As the main non-confessional organisation in Europe, the European Humanist Federation (EHF) was invited to share its views in writing before taking part in a meeting together with religious stakeholders on 19 February.

A few weeks later, the EHF is deeply concerned to see that the report (which is not public) does not accurately reflect the debates that took place in that meeting. It rather is an endorsement of the requests made by Catholic organisations.

Among the most worrisome proposals is the one put forward by the Commission of the Bishops’ Conferences of the European Community, the Vatican’s political lobby in Brussels, to involve Article 17 partners further into the European Parliament’s legislative work by organising meetings “with the Rapporteurs and Shadows on a given file”.

These meetings would be “facilitated by the Article 17 secretariat in cooperation with the relevant committee secretariat” thereby providing religious lobbying privileged access at the detriment of other experts or constituencies who would not benefit from such institutional backing.

Rolling out the red carpet to religious groups and their views questioning rights that society has fought so hard to secure is not acceptable. At various occasions, the European Parliament raised its voice to protect the very rights that religious lobbying regularly endangers and encouraged member states and the Commission to build a safer society for women, LGBTI people and minorities.

Imagine planned parenthood experts having more hurdles to present their facts-based expertise on maternal health and comprehensive sexuality education than representatives of various faiths pushing their dogmatic views on the question. Or LGBTI groups being disadvantaged compared to religious leaders.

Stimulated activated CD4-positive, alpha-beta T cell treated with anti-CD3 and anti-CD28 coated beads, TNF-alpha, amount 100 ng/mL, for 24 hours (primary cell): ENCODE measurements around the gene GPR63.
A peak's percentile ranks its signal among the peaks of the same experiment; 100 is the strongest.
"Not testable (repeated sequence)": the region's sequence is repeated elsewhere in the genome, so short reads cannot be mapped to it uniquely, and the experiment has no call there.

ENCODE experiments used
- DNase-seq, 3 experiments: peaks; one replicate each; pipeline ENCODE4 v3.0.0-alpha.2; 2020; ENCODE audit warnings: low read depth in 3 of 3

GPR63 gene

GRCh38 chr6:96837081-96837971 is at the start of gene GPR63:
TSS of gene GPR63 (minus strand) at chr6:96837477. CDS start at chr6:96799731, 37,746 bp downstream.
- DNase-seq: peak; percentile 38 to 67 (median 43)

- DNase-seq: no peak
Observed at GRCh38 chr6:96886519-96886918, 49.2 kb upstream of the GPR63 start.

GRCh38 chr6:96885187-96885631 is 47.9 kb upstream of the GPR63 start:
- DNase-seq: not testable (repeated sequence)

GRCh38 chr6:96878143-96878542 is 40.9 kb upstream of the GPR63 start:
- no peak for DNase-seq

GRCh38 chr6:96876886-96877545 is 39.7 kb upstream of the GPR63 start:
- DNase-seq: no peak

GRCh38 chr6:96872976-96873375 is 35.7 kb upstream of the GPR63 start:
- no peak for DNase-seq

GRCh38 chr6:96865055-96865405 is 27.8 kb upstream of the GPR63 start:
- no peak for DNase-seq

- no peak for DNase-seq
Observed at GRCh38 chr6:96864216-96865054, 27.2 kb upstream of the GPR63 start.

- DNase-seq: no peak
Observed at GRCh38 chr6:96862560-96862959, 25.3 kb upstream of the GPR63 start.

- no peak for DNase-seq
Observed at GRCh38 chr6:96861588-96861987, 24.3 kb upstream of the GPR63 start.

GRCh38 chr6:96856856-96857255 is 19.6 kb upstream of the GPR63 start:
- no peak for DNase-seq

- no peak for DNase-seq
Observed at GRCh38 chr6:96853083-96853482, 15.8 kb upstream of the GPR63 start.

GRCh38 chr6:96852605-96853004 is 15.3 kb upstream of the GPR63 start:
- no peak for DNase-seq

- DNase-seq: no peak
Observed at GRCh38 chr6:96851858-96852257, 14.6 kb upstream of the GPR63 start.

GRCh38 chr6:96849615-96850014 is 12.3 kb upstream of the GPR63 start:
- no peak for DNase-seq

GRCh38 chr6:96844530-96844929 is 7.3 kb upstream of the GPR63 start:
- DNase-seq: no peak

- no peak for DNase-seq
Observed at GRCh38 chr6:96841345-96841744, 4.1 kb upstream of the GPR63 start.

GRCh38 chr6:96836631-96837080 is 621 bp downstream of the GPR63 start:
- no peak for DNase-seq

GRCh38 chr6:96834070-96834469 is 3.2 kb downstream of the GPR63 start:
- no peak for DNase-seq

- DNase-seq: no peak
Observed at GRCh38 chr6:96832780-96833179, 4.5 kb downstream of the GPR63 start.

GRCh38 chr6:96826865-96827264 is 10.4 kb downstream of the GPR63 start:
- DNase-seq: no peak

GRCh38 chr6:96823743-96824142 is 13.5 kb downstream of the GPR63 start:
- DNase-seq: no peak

Another proposal of the report that further undermines secularism is to facilitate the contribution of churches to EU legislation at national level by involving the European Parliament liaison offices as facilitators.

Article 17 was not designed to be used as a lobbying instrument, and rightly so. The EU and its institutions do need expertise from civil society but why privilege one type of organization over others?

A secular state is not an anti-religious state, but one where public debate is not shaped by one dominant set of beliefs. A secular society addresses disagreements and seeks compromise via rational public debate conducted in the spirit of critical thinking, not privileged access to policy-makers.

If religious organisations want to lobby the European Parliament, it is their right to do so.

However, such lobbying should be done in a transparent manner and on equal footing, safeguarding a level playing field with all other civil society organizations so that the ensuing legislation is the result of a pluralistic public debate, not the reflection of the dogmatic views of religious organisations.